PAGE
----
Users Should Be Made Accountable for IT Security

With BYOD , social media and Cloud, is it possible for the CIOs and IT teams to keep a tab on the security for the entire organization? Sankarson Banerjee, CIO, India Infoline believes that users should be made accountable for IT security.

I would like to draw a parallel here with the police force. The police are the guardians of law and order and are also responsible for preventing untoward incidents. But if a miscreant creates trouble, he is held accountable and punished.

Likewise, conventionally, IT is held responsible for data security but I believe if business users are made accountable then they would be more cautious and conscientious.

I can tell from my experience that security policies are just a bunch of huge, bulky documents that organizations provide their employees with--hoping they would be more careful when it comes to enterprise security--actually end up in their drawers, untouched and unread.

But, for once, let's step into their shoes and think. Is it possible to remember and act upon each of those innumerable clauses in our security policies? And are those clauses still relevant?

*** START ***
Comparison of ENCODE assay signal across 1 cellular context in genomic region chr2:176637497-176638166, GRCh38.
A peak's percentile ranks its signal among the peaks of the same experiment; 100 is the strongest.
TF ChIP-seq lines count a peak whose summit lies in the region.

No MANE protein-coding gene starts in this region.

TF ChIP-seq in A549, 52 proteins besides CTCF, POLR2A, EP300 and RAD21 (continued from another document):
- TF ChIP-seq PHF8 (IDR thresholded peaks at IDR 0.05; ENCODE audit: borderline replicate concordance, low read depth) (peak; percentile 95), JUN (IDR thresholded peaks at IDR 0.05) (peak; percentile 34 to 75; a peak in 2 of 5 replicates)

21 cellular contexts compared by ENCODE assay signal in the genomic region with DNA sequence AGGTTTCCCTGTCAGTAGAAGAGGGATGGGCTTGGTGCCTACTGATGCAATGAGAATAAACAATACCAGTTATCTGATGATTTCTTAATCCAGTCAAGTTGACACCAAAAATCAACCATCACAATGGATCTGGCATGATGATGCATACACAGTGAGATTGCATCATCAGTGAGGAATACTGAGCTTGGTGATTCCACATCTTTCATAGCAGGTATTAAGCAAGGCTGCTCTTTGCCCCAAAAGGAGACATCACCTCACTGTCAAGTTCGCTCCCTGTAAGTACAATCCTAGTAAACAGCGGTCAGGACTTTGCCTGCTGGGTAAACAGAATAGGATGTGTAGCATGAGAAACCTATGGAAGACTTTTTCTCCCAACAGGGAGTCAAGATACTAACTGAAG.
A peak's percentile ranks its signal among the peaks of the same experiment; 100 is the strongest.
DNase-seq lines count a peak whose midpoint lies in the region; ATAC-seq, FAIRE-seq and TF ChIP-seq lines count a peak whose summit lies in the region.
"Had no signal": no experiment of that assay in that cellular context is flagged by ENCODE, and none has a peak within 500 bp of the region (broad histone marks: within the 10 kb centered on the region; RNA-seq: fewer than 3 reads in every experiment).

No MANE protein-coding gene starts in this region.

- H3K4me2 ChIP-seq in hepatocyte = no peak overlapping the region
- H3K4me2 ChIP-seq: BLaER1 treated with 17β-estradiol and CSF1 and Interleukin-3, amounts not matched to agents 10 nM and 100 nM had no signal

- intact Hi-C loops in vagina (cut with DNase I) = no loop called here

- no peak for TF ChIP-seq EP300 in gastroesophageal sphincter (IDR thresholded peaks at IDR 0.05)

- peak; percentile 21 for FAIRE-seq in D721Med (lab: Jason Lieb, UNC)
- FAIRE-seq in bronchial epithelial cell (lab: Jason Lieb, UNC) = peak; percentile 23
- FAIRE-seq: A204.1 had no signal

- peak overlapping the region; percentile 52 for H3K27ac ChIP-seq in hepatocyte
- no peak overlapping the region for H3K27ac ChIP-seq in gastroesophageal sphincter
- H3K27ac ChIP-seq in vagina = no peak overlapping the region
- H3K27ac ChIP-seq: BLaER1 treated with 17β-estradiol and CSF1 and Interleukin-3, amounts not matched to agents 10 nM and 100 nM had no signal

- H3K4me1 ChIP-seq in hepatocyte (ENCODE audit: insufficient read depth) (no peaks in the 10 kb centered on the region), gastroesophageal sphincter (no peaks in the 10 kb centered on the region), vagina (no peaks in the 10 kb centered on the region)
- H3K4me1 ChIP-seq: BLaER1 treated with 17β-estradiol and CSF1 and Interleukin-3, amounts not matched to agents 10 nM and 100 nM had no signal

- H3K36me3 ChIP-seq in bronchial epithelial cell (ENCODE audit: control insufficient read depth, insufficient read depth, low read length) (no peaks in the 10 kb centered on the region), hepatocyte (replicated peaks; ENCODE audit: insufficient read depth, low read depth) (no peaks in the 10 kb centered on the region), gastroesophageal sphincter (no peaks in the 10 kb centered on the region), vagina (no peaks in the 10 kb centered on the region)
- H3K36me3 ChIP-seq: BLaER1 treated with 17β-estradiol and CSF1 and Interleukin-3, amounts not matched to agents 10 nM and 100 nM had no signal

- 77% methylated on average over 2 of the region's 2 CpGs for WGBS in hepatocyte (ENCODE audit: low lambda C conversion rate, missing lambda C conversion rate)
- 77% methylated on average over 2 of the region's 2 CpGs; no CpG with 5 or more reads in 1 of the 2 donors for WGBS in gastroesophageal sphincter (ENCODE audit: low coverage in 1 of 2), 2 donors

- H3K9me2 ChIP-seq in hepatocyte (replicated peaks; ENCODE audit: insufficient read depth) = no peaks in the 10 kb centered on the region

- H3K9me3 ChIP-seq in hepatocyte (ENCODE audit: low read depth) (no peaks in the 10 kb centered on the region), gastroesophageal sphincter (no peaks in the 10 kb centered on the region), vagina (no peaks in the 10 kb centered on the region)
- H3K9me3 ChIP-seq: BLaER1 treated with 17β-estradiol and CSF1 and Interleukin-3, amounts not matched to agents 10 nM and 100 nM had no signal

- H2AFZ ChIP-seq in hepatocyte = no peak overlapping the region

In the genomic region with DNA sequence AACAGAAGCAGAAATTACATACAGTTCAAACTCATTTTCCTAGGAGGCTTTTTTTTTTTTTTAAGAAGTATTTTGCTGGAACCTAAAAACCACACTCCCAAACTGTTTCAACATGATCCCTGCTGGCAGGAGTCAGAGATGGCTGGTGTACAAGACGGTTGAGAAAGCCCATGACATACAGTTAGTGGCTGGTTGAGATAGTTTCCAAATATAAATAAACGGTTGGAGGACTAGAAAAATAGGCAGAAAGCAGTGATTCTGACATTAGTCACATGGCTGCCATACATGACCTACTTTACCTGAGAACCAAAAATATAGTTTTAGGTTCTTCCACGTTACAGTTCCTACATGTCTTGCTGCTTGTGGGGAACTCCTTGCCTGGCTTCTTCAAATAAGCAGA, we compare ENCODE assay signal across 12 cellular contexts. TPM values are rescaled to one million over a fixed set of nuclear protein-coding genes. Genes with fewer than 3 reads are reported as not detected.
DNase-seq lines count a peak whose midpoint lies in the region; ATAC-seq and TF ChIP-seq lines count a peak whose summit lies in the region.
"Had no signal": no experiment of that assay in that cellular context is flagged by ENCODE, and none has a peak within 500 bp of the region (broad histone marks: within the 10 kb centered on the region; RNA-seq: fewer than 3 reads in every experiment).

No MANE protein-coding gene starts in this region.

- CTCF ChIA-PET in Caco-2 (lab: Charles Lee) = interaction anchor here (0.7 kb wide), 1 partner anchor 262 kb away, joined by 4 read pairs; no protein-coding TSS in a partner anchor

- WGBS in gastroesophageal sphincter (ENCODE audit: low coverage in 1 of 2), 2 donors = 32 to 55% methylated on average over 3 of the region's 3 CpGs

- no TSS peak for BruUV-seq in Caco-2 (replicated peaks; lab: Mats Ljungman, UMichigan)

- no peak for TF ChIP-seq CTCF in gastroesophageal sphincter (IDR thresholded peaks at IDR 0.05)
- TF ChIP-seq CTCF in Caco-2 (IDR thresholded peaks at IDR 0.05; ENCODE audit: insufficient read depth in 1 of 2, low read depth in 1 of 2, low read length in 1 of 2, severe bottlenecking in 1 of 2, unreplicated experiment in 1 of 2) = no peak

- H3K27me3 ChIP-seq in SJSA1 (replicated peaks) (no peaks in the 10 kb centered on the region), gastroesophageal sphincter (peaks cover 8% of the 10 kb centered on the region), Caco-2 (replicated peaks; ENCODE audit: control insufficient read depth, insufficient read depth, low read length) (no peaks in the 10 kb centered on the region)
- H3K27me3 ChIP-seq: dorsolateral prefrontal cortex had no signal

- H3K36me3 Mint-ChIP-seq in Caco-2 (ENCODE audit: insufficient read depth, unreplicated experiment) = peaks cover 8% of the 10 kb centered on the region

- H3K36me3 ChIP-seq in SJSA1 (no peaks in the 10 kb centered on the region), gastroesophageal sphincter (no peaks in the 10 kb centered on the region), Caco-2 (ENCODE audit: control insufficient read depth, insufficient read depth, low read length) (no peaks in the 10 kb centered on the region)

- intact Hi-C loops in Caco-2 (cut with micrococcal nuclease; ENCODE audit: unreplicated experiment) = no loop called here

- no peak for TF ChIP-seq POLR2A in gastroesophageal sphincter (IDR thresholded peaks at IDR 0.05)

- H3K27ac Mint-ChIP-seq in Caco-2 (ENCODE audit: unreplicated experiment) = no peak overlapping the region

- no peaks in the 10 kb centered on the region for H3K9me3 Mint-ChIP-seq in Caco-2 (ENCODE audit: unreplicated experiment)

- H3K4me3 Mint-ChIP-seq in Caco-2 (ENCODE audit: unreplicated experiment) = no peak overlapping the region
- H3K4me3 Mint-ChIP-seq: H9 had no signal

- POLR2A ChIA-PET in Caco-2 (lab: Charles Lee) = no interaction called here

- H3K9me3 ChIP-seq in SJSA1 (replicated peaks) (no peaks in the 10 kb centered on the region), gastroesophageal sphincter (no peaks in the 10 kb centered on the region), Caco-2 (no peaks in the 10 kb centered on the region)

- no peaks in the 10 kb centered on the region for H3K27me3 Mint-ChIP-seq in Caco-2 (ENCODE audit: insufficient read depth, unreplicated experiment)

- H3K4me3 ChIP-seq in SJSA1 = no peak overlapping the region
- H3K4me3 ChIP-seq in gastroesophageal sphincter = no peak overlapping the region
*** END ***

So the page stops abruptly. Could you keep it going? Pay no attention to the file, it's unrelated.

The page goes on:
Organizations hardly revisit the terms and conditions of data protection even when more and more disruptive technologies like mobility, cloud, BYOD and virtualization are making their way into enterprises. It's important to remember that it's when policies become rigid that people try to get around it and breach the code of conduct.

Hence, at India Infoline we are trying to inculcate a sense of responsibility and accountability among users by making them aware of our organization's policies and then asking them to use their discretion and sense of judgment before taking an action. I think users today are well versed with basic technology and with a little bit of awareness and training can help IT enforce basic checks and controls.

Tags: consumer electronics, security

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Incident handling is a vast topic, but here are a few tips for you to consider in your incident response. I hope you never have to use them, but the odds are at some point you will and I hope being ready saves you pain (or your job!).


  1. Have an incident response plan.

  2. Pre-define your incident response team 

  3. Define your approach: watch and learn or contain and recover.

  4. Pre-distribute call cards.

  5. Forensic and incident response data capture.

  6. Get your users on-side.

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  8. Practice makes perfect.

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